This entertaining novella spins a tale out of the fanciful image of the Queen of England, as she approaches her eighties, becoming an avid reader, and indeed, as she declares, an “opsimath” or “one who learns only late in life.”
Quite amusingly however, her staff assumes she has gone a bit daft, and is coming down with Alzheimer’s. They also conspire to keep her from her books, since she gets too absorbed in them and neglects her public duties.
Even worse, she starts giving “assignments” of reading to those who come see her, such as the Prime Minister. In one hilarious (but x-rated) passage, the secretary to the Prime Minister calls the secretary to the Queen to complain. The Queen’s secretary thereupon goes to see the oldest living royal servant, Sir Claude Pollington, for help. Sir Claude visits the Queen and advises her that it would be a good use of her time to write her memoirs rather than read books. His talk causes the Queen to muse, “You don’t put your life into your books. You find it there.”
Discussion: The Queen makes a number of discoveries as she begins to read. One is the indifference of literature: “Books did not care who was reading them or whether one read them or not. All readers were equal, herself included.”
She also finds, after a disastrous attempt at hosting a number of authors, that “authors… were probably best met within the pages of their novels…”
Bennett’s clever story humorously captures both the joy of reading and the frustration readers face in the company of nonreaders. He also aims to show how much reading can transform a person, as well as how an informed reader can transform a book. The Queen becomes a new person, a person formed by Proust, Dickens, Hardy and Austen, inter alios, and she is the better for it.
Evaluation: A delightful way to pass an hour or two.
Published by Farrar, Straus and Giroux, 2007
I absolutely loved this book. Your review is perfectly timed…just read in today’s Writer’s Almanac that it is Alan Bennett’s birthday!
Thank you for reminding me of how much I enjoyed this! It was indeed a delight.
This sounds super. I love it that everyone thought she was going off the deep end because she was reading. My husband’s sentiments exactly. 😀
I couldn’t agree more. Loved this one and was highly entertained.
I have been wanting to read this book since it first came out, and am very happy to see that you liked it so much. I think the premise, and the fact that it is written with such humor really entices me. I need to get off my butt and grab this one soon! Thanks for reminding me, and for the awesome review!
I feel like I am the last person on the planet who hasn’t read this book. I don’t expect it to be lifechanging, but it seems like such a fun read for those of us who already know the joy of books.
Wow, I had no idea someone fictionalised the queen and put her in a book. Ha! I really really really want to read this. This is going straight in my wishlist. Just love the idea – perfect for us bookworms. 😉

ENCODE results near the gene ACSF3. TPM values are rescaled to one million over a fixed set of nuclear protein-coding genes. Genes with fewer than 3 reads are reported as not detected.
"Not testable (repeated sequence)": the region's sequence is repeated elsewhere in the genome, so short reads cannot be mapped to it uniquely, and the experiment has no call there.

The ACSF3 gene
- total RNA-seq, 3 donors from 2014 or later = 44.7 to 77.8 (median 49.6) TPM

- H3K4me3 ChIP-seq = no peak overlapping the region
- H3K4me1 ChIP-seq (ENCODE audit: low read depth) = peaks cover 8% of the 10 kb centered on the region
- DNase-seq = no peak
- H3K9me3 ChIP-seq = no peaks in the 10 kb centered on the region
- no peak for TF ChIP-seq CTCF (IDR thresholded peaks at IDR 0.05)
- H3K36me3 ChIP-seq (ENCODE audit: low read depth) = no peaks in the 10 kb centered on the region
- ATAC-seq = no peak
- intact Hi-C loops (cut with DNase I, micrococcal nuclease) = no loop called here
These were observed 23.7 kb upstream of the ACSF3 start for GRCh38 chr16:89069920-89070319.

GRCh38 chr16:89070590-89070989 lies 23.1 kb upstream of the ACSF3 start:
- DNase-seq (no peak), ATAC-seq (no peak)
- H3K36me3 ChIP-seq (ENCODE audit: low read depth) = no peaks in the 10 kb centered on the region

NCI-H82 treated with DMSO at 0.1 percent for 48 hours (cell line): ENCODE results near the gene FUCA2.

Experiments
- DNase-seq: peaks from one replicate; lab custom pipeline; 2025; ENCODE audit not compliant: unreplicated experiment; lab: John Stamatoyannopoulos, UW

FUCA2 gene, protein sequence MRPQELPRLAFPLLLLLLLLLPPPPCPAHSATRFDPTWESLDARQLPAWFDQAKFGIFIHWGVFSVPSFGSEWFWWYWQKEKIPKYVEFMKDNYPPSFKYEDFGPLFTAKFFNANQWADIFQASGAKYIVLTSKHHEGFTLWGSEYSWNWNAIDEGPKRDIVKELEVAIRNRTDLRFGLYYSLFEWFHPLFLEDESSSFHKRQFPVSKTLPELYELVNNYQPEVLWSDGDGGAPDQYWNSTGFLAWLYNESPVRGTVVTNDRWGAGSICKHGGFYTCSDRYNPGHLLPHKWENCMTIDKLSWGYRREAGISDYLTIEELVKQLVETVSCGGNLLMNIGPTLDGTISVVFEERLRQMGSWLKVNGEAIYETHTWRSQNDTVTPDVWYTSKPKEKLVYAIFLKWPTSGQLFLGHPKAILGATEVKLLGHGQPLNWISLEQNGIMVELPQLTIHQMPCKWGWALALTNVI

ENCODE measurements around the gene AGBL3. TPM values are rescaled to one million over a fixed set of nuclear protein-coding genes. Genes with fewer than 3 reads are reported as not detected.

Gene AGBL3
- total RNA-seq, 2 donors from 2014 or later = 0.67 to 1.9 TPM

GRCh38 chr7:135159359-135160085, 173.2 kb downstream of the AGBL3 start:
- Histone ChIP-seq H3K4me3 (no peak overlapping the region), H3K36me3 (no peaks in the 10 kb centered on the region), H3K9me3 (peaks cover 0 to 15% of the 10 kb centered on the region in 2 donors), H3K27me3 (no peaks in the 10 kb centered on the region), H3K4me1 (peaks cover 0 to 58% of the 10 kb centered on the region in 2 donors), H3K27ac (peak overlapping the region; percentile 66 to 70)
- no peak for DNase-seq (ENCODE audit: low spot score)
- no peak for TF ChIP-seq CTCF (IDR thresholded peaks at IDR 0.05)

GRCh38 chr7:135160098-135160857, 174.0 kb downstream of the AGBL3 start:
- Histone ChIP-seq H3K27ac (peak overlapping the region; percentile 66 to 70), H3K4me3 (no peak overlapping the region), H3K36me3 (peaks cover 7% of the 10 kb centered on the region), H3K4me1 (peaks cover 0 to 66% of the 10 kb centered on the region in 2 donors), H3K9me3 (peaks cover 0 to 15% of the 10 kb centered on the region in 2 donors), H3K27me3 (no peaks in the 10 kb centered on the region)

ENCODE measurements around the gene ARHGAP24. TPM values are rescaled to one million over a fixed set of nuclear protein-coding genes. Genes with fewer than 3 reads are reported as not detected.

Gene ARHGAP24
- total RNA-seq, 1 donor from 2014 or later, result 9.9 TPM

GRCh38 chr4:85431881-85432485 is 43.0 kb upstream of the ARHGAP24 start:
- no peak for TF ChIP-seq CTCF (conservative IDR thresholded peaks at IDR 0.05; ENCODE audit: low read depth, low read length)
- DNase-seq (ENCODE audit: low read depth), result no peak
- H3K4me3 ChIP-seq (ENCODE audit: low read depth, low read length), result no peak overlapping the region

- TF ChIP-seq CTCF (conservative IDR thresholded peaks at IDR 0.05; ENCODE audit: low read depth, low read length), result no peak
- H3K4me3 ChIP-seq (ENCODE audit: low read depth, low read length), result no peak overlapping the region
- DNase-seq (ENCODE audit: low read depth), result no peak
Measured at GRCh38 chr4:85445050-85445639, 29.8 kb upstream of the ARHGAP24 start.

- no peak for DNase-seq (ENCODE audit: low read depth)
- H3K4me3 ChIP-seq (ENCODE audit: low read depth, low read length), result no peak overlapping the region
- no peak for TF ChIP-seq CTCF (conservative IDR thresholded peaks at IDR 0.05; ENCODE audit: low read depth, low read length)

No, Steph, I’m the last person who hasn’t read this book but I really want to. I love the new-to-me word opsimath. It’s leading me to think of all sorts of uses.
I thought this book was fabulous as well!
Wasn’t this just a wonderful little book. It was a great way to spend some time.
I’ve heard of this one but never paused to actually read what it was about — and what a shame! Your review had definitely piqued my interest . . . must get my hands on this one!
I absolutely fell in love with this one. Made me really pray that the Queen loved books like she was portrayed in this gem.
This does sound like a fun and enjoyable little book. It makes me wonder if the Queen has read it.
An hour or two? Sign me up! This is one of those books that I keep hearing about. A book about books, that all bibliophiles have to love. I think I’ll just have to order it from the library!
Oh, it was a fun book! I think at one point she even becomes sick of her hats 😉
This sounds like a fun read! Thanks for the recommendation.
Golly gee, I loved this book too! I talked about it so much that I guess people thought I really wanted it AND I received TWO copies of it for Christmas the year that I read it. It is the perfect blend to the Royal wedding week. Do you think Charles has ever read a book? Alan Bennett is my kind of bloke!
I’m glad I’ve read this one, if just to say Yep-I’ve-read-it. I don’t know enough Britishisms to truly appreciate it, however.
You’re right about the delight of this book. But it does suggest a darker point. The Queen’s reading cause much real trouble. Reading to the point of obsession, can be detrimental and a new idea, even at an old age, often comes at a price.
What fun. I smiled just reading your thoughts so I’ll have to add it to my reading list. I think that it’s harder for an author to be met within his own pages today since he must sell himself to sell books!
This is one I’ve had on my wishlist for quite a while, but never remember to look for when I’m out and about. It seems like everyone enjoys it 🙂
This was one of my favorite books of 2009; it was quite a delight. I loved the ending!
I loved this book! I found myself laughing out loud and nodding in understanding quite frequently. Glad to see you enjoyed it, too.
I like that idea that books don’t care who is reading them. I’ve been wanting to read this one for years but always forget about it when I’m book buying. Glad you enjoyed it Jill! Maybe for the next readathon…
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